Ireland, by contrast, appears to resonate with Biden through his strong sense of loyalty to both family and the Catholic church. It was also written into his childhood in Scranton, Pennsylvania.

Daniel Mulhall, a former Irish ambassador to the US, said: “I’ve been there and it’s probably the most Irish place in America. I remember meeting all the Irish organisations over breakfast one morning and there were so many of them I couldn’t count them.

“It’s a very traditional Irish-American community, proud of its roots connected with Ireland, proud of heritage, the kind of place where anybody growing up would definitely encounter that affinity with Ireland, that affection for Ireland that Joe Biden developed as a child.

Mulhall added: “He often talks about his grandfather Finnegan, who was the son of two Irish immigrants who I suppose passed on stories about the old country to the grandson. Things you hear at your grandfather’s knee tend to live with you.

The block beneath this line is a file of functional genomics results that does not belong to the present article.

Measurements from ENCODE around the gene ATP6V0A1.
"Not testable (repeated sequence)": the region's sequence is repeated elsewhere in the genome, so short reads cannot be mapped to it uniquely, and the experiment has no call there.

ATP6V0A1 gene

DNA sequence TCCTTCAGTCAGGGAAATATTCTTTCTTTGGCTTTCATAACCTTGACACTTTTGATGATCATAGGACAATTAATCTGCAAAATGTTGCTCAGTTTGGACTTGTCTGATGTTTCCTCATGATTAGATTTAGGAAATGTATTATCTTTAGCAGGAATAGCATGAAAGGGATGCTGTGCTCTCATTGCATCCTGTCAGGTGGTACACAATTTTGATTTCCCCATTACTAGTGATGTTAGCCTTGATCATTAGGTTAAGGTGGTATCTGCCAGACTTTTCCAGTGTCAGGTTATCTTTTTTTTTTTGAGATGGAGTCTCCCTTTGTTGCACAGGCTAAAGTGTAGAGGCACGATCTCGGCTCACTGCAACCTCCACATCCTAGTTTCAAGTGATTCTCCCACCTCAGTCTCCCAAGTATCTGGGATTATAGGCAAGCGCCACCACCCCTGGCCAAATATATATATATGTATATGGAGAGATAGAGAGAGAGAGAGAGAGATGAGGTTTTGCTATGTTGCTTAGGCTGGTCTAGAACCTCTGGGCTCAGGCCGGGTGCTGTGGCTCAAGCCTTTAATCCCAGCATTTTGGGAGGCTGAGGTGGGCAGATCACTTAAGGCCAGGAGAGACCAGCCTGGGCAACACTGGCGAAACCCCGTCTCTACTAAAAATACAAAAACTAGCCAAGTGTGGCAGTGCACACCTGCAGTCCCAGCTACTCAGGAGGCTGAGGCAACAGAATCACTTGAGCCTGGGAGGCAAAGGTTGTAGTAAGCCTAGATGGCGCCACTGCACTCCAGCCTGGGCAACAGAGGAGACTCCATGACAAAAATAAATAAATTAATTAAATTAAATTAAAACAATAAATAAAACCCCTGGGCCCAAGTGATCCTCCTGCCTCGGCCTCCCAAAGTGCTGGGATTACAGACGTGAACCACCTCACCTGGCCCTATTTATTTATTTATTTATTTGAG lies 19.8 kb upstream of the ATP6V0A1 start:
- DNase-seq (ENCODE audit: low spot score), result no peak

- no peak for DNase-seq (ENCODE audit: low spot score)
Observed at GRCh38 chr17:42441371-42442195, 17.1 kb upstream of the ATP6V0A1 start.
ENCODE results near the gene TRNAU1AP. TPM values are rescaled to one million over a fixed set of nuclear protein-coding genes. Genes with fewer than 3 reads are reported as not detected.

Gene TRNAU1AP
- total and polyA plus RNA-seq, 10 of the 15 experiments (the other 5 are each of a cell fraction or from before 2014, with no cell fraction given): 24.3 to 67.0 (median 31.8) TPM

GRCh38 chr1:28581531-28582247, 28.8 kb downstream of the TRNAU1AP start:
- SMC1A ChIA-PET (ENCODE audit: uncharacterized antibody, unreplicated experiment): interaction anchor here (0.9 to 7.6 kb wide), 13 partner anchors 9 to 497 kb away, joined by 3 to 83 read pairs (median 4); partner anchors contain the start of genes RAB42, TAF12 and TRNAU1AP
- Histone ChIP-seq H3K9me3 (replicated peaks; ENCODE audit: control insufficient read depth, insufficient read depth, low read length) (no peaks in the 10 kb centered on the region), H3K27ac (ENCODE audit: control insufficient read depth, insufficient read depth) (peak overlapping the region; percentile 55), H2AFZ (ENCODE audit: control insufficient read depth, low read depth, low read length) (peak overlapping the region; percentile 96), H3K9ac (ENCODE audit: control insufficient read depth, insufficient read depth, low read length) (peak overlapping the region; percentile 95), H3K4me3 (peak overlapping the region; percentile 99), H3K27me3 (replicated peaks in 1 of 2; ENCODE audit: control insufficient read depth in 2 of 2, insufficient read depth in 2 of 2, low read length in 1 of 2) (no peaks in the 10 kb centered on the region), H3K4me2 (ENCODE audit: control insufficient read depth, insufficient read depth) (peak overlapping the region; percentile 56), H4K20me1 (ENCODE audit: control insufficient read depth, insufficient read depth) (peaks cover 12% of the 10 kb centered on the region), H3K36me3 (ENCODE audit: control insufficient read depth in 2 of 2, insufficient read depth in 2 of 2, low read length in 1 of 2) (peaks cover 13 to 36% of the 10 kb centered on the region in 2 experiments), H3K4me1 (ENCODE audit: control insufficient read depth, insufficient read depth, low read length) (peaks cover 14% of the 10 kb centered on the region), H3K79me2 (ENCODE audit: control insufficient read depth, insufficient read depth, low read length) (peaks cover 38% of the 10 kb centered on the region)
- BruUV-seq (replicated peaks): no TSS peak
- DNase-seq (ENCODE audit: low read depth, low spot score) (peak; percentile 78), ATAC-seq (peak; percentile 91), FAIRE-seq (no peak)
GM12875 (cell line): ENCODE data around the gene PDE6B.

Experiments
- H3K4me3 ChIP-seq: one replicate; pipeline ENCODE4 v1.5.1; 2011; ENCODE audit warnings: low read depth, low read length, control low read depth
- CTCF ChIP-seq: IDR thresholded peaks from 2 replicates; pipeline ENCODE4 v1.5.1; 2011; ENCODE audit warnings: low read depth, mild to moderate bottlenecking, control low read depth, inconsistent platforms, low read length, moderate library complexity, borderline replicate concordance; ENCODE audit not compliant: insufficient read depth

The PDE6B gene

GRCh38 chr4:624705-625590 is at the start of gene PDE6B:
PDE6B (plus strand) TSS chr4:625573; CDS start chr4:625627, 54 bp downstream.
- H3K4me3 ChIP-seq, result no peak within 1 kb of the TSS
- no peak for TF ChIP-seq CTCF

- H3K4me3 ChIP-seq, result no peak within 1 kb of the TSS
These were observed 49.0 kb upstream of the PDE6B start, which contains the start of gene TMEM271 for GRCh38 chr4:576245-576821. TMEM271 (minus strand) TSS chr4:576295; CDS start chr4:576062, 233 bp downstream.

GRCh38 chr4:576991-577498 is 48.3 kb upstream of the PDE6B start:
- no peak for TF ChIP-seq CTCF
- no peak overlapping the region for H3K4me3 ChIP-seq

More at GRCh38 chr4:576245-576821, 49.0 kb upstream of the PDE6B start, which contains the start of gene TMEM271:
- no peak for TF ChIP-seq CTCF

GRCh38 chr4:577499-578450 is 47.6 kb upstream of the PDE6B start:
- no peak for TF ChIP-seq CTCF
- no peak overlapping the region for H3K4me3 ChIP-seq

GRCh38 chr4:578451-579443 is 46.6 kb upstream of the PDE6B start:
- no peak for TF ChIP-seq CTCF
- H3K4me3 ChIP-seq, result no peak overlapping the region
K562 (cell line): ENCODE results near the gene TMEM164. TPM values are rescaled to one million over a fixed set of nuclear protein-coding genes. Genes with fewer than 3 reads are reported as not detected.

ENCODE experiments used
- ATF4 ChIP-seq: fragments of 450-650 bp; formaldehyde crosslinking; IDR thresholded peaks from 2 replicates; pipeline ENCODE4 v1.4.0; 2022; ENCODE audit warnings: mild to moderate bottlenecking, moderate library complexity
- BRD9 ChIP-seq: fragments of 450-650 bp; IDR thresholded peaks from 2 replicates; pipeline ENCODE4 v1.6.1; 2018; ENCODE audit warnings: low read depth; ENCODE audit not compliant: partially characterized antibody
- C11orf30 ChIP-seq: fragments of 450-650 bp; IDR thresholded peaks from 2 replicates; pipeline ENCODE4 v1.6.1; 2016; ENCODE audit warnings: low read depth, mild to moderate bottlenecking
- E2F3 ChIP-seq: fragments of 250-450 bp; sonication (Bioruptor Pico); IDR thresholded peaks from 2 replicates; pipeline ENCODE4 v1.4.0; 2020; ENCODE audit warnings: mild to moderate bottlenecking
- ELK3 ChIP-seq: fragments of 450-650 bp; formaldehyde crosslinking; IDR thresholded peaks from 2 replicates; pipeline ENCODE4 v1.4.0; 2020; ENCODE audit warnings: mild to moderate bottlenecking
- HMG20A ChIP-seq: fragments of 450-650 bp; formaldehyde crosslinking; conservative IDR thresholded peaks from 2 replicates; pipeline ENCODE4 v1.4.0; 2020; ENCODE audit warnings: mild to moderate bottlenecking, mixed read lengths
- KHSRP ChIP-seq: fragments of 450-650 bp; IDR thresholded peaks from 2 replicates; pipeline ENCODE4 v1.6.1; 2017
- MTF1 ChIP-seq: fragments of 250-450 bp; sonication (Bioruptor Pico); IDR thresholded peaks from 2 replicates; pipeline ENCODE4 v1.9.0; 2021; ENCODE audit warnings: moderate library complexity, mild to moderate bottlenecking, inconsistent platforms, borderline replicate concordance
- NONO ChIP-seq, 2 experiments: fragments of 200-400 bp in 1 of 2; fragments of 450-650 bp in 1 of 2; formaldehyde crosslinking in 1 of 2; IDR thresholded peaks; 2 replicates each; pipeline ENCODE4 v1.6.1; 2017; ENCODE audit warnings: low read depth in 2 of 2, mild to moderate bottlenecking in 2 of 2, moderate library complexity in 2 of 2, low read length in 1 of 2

“He’s very good example of that Irish-American identity, which is still strong in America despite the fact that most of the people who are Irish-American now are descended from people who came to America in the 19th century. But nonetheless, the heritage lives on.”

Biden has spoken and written often about his Irish roots. In his book, Promise Me, Dad, he states: “We Irish are the only people in the world who are actually nostalgic about the future.”

In another passage, he observes: “One of my colleagues in the Senate, Daniel Patrick Moynihan, once made this simple but profound observation about us Irish: ‘To fail to understand that life is going to knock you down is to fail to understand the Irishness of life.’”

Evan Osnos, author of a 2020 biography of Biden, said: “To Joe Biden, in effect, being of Irish descent is all about the relationship between suffering and hope. The Irishness of life has become a kind of grand metaphor for Biden over the course of his own life, beginning when he was a kid.

“The process of getting over a stutter became this fulcrum in his own self narrative and in practical terms the way that he actually got over the stutter was by memorising quotes from Yeats and [American Ralph Waldo] Emerson. That’s one of the reasons why he has this quick instinct to deploy Irish poetry.”